Leadership coaching has existed in the corporate world for at least two decades. Here in Asia, the traction has increased with organisations becoming more aware of what coaching entails, and the likely benefits associated with effective coaching.
I use the word “effective” deliberately as the industry is largely unregulated and one can set up a coaching practice and solicit for business almost overnight. Not delivered properly, coaching could do more harm than good.
There are largely two schools of thought when it comes to training and certification. One subscribes to the belief that professional training and certification are important, and the other, that they are not essential.
The fact that there are numerous definitions of what exactly is coaching, and what is not, further complicates the issue. My view is that there are several key differentiating factors that separate coaching from consulting and counselling. Two key ones are:
• There is a lot more “asking” than “telling” in a professional coaching session. The greatest value of a coach is to ask powerful questions that challenge the coachee to think harder and deeper, and to bring to the surface perspectives and solutions to the issues that he is being coached on.
• The coachee — not the coach — determines the coaching agendas (areas of focus).
Selecting a coach
Here are some suggestions on how to choose a coach if you are planning on working one:
• Research: Shortlist a couple of coaches you wish to explore working with. Key areas to focus on in your shortlist could include training, certification, years of coaching experience, typical coachee-client profile and areas of focus, such as life, leadership and career.
• Level of comfort: The coachee and the coach should choose each other mutually during an initial session — typically not lasting more than an hour. This non-invoiceable, non-obligatory session is primarily to ascertain whether you and the coach feel comfortable with each other, and whether you are likely to build up a substantial level of trust over a relatively short period of time. This is critical in insuring a higher degree of coaching success.
• Coachability: The coach should also use this session to determine if you are ready for coaching, and are “coach-able”. A classic case of a coaching journey doomed to fail is one where the coachee is not convinced he needs coaching, and is going through it because “my boss wants me to”.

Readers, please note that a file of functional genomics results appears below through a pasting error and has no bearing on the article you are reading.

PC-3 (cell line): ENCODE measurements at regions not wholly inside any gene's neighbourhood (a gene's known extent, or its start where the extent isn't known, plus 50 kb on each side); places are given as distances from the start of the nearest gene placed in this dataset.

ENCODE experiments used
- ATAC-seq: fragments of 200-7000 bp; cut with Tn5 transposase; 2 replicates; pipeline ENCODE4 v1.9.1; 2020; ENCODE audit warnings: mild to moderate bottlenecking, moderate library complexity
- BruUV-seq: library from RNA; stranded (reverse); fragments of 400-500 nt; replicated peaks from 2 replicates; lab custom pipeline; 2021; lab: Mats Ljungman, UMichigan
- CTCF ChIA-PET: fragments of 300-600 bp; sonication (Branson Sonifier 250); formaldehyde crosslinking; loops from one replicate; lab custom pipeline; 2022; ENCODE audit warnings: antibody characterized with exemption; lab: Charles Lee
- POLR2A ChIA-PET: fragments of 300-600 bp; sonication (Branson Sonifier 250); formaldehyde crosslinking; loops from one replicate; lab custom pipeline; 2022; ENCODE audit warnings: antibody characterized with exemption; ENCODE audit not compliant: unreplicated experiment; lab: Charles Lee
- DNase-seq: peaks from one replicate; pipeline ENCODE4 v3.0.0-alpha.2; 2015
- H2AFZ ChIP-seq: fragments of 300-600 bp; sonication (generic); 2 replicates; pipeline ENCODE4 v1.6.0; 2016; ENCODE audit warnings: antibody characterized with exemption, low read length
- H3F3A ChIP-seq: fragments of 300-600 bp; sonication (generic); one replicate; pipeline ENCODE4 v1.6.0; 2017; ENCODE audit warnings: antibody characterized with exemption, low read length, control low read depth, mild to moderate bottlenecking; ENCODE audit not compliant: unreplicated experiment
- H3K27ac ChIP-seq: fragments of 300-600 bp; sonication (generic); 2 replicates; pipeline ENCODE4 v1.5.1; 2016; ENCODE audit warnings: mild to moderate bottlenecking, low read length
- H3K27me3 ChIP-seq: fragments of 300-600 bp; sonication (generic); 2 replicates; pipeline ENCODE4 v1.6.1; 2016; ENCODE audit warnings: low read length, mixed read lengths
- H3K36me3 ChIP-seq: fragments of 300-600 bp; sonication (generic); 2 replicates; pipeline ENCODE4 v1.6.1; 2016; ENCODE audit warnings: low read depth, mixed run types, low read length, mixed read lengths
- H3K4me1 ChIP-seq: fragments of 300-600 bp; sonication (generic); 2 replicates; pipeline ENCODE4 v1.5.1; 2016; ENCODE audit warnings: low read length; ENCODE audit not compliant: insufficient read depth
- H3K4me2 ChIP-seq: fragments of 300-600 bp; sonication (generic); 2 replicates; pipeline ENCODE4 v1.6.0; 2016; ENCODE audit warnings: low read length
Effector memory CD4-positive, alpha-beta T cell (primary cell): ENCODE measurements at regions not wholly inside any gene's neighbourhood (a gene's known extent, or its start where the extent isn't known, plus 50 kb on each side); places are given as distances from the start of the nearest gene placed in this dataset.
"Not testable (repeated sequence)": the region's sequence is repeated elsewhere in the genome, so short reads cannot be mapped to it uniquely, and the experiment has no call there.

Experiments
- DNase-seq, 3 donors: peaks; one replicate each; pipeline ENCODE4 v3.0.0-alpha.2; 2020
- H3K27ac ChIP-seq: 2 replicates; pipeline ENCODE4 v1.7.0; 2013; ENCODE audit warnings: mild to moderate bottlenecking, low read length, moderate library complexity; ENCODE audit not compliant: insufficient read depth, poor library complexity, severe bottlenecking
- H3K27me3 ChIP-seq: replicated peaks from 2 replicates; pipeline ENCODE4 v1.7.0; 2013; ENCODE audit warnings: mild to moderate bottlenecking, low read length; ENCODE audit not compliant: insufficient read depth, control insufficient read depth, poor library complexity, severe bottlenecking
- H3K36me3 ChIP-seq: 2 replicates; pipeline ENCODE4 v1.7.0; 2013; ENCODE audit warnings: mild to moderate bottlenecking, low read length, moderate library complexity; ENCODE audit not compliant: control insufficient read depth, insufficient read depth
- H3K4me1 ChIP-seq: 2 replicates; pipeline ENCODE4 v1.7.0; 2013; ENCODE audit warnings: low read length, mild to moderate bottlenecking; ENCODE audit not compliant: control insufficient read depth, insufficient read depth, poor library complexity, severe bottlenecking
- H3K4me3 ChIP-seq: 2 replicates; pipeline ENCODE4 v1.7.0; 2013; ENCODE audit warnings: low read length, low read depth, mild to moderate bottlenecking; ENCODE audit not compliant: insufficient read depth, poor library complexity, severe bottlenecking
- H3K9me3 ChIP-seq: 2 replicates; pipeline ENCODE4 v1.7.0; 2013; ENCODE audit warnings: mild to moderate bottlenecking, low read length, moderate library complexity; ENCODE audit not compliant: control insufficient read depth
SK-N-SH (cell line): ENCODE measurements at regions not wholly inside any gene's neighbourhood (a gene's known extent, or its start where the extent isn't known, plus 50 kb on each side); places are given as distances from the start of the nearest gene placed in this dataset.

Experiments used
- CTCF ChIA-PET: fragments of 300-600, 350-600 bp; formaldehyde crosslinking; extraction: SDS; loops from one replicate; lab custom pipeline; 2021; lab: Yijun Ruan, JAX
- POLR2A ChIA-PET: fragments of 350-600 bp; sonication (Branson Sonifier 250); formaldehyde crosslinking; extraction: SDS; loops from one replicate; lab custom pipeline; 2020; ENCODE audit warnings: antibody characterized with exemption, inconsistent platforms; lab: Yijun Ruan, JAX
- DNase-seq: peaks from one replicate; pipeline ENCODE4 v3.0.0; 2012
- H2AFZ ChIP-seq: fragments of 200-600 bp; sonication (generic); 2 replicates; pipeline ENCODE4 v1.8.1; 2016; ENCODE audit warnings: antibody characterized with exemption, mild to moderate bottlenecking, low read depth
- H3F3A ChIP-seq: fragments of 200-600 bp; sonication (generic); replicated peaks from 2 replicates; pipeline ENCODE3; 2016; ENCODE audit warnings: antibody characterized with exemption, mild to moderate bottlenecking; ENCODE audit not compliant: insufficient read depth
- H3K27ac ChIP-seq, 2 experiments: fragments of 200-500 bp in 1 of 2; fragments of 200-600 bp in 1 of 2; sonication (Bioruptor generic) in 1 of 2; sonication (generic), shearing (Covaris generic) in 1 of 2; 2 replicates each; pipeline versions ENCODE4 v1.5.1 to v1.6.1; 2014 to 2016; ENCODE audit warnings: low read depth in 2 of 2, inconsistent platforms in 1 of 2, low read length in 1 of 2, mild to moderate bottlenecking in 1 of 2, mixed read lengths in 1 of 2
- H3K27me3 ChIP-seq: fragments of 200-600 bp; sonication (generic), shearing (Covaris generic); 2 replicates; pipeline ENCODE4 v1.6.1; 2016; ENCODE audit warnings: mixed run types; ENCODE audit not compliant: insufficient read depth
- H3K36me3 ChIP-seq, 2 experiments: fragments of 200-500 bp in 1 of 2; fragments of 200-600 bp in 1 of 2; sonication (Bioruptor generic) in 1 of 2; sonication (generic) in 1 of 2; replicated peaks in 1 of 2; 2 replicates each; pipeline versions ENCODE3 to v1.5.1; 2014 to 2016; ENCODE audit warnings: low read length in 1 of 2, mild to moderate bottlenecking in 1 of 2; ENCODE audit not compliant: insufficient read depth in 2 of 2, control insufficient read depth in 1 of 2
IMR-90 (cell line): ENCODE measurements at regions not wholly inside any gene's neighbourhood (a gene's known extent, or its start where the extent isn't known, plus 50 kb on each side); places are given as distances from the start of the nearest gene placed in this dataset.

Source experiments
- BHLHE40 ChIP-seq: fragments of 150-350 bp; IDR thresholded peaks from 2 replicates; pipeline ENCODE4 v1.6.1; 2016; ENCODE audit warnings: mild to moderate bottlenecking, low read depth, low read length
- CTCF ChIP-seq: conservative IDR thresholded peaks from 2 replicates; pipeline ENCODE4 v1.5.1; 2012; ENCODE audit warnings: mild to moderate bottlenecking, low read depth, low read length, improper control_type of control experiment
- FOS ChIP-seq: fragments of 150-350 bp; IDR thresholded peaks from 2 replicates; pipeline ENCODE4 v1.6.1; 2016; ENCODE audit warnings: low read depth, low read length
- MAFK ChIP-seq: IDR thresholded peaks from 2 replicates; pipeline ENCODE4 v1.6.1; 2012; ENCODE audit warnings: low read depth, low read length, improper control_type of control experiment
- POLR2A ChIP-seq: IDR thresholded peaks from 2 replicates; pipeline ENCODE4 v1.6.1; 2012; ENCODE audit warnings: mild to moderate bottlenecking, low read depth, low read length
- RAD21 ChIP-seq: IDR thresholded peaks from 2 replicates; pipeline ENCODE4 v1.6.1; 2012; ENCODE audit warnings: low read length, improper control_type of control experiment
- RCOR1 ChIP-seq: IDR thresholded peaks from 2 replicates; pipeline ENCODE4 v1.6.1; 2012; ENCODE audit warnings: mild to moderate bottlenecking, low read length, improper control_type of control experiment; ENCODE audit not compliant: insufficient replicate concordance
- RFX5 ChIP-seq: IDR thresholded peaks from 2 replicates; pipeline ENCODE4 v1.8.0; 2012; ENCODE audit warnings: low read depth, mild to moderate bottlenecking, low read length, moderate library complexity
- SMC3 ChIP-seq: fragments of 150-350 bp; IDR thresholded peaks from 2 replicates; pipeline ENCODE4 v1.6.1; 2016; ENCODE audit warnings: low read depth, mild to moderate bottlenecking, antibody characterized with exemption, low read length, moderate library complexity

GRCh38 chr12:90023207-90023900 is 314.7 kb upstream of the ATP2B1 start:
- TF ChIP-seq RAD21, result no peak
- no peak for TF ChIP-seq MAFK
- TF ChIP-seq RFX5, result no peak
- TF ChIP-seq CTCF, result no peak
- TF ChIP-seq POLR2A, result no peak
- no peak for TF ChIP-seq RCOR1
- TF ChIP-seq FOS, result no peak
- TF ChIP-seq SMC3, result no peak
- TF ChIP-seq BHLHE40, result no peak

Another situation where the coach would be wise to probe deeper into the potential level of commitment by the coachee is where there is an enticement attached to the coaching programme — most times, a promotion and a pay rise.
• Mandates: Coaching relationships have to be entered into with clear mandates, performance indicators (as practically as possible) and a genuine intention of the coachee to want to do it (as best as one can judge).
One of the initial questions I like to ask during a “chemistry-fit” session is: “Why do you want a coach?” A lot of information, both spoken and un-spoken, can be culled from the response, and this allows me to establish the potential level of commitment by the coachee.
Having said this, I hasten to add that it is, at most, an educated guess, and gut feel. A coach can never know what is really going on in your mind.
The more common, but by no means exhaustive, areas of focus include enhancing leadership skills, life and career decisions, strategic business skills, people and relationship issues. Areas I have encountered include anger management and emotional control, work-personal life balance and managing workaholism.
Having a personal coach who is sponsored by your employer is a good thing — it is a clear statement that you are a valued talent worth investing in. Coaching is definitely not about you being sick, and needing a doctor.
Delivered professionally, coaching can and will impact important life and career decisions.
Article by Paul Heng, founder, managing director and executive coach of NeXT Career Consulting Group, Asia. For more information, visit http://www.nextcareer.net